Mar 4, 2015 | Child Support


Child support in Illinois is designed to ensure that the financial needs of the child are being met by both parents. It is based on guidelines, which take into account each parent’s income and a number of other factors. As such, child support is greater for those who make more money. This helps ensure that the child enjoys a similar lifestyle to the one he or she enjoyed during the marriage.

The child support payments go to the receiving spouse though and not directly to the child. So, sometimes it may feel like child support is for the receiving spouse and not the child. This is what a hedge fund manager from Illinois believes as his wife is seeking $1 million per month for child support. This may be a legitimate number based on what the hedge fund manager makes, but he contends that his wife is seeking it just to fund her own lavish lifestyle.

The monthly expenses listed by the wife include $14,000 for food, a private jet, vacations and even $2,000 for stationary. She contends that these are necessary expenses for the children to continue living the same lifestyle they enjoyed during the marriage.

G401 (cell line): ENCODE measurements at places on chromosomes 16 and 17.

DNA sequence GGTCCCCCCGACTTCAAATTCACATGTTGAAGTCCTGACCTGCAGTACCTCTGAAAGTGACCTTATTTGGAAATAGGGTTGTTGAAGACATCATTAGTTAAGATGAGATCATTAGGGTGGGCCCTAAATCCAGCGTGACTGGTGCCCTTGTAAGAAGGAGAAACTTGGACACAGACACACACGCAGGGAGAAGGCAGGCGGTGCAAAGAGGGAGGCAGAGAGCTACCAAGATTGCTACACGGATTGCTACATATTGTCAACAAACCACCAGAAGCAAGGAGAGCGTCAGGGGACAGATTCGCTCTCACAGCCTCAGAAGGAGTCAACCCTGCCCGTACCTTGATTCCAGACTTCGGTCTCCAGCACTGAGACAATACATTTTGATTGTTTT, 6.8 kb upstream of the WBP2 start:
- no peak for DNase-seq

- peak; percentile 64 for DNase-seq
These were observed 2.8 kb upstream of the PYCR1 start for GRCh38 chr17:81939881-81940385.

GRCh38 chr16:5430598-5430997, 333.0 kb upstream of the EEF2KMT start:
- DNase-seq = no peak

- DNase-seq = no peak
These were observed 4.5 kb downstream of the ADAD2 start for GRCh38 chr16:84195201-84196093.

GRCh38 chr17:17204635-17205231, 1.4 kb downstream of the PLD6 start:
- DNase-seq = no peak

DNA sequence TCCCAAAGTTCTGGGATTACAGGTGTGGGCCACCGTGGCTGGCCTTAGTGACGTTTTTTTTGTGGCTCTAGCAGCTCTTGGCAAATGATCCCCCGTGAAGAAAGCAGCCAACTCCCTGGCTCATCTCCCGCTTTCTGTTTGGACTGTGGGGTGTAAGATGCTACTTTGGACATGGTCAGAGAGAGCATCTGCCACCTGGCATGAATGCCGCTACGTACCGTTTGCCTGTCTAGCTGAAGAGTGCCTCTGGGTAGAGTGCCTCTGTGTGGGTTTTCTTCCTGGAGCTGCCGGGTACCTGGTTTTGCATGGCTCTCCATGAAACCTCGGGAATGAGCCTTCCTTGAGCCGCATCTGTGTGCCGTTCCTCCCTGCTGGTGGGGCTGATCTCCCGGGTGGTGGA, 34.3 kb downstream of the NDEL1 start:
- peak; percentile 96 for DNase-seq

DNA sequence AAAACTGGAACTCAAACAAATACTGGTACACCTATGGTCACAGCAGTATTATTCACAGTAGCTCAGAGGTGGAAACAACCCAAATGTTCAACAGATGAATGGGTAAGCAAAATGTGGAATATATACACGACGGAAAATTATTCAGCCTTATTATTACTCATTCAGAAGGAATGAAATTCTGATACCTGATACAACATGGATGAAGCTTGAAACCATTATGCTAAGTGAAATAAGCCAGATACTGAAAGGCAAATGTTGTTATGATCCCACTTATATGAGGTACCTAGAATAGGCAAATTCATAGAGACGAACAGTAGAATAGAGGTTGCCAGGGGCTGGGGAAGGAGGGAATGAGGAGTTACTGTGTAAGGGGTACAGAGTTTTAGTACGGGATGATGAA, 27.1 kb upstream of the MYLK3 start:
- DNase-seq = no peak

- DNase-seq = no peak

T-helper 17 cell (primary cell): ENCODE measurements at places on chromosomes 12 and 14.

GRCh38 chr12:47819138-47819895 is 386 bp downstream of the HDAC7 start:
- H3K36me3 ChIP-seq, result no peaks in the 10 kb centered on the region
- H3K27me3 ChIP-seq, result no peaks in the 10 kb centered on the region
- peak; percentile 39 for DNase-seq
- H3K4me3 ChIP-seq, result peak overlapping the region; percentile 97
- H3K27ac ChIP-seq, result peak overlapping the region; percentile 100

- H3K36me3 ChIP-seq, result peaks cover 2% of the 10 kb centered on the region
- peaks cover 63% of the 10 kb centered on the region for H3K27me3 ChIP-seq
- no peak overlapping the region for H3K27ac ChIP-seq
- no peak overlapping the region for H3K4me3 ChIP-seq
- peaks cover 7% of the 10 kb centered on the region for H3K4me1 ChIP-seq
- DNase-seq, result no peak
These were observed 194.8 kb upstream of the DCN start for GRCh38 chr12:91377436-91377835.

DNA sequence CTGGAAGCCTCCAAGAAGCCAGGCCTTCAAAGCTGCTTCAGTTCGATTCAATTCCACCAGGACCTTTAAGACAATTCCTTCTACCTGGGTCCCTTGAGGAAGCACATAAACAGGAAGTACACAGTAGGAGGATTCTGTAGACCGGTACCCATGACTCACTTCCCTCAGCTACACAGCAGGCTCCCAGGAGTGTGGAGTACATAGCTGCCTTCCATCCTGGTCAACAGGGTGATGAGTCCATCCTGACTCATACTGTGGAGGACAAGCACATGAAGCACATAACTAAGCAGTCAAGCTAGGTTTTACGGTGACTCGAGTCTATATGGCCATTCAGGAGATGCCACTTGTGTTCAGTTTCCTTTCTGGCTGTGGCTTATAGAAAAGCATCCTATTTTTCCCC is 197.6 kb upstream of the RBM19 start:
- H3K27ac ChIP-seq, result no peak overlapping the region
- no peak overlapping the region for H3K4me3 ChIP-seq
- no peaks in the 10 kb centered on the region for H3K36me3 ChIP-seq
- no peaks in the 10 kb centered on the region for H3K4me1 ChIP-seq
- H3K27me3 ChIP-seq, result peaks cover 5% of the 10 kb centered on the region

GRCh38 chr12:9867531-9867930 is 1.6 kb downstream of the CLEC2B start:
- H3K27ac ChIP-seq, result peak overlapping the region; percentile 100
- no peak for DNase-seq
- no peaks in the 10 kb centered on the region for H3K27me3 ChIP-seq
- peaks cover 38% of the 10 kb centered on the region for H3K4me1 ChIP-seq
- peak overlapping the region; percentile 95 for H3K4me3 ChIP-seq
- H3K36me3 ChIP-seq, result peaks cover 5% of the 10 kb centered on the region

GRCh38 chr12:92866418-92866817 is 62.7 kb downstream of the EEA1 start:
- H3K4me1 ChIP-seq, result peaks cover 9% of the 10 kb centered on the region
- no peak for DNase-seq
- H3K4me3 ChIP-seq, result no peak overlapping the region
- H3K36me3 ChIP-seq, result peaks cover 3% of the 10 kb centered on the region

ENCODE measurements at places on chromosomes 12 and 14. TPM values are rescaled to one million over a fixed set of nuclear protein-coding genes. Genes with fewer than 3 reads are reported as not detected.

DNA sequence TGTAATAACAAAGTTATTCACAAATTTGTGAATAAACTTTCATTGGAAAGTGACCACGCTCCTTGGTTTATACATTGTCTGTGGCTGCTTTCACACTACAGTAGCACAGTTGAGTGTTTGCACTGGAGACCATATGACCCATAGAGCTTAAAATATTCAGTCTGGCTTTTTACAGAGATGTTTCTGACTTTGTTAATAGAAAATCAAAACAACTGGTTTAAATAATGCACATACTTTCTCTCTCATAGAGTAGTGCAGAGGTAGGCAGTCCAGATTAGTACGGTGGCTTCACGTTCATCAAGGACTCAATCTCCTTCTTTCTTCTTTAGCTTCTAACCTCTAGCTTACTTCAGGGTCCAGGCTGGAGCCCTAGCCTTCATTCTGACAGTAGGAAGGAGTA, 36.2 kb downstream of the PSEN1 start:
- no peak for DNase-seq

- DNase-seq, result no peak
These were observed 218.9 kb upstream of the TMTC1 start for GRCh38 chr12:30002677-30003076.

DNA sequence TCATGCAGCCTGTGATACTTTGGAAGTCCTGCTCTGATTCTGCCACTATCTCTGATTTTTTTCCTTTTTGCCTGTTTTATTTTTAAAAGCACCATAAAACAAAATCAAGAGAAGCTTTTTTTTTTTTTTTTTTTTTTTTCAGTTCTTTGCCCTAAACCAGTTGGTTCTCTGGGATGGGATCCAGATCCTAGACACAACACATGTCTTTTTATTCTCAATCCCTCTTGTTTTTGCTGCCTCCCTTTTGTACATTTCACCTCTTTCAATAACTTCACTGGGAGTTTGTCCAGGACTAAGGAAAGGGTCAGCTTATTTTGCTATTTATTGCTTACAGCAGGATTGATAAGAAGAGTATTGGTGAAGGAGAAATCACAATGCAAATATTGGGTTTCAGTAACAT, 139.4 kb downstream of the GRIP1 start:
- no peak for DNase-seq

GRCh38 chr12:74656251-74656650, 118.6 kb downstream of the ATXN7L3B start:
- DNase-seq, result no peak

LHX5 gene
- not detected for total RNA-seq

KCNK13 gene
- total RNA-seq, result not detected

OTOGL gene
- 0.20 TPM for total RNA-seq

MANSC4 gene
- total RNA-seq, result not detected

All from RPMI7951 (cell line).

While this is an extreme case for child support, the principles are the same as most child support cases in Illinois. The child support guidelines take into account the income of both parents, who pays for the health insurance and other factors. However, the court can still deviate from the guidelines depending on the circumstances in each matter. The child may have special needs or like in the above case the child may attend an expensive school or has become accustomed to a certain lifestyle.

Child support matters in Illinois may seem fairly straightforward when one looks at the guidelines, but the matters can be quite complicated. This is especially the case if one parent is seeking a deviation from the guidelines. Experienced child support attorneys understand these complications and can help parents through the process.


Source: ABC News, “Hedge fund owner could face $1 million monthly child support payments“, by Paula Faris, Emily Stanitz, Amanda Keegan and Dan Good, Feb. 25, 2015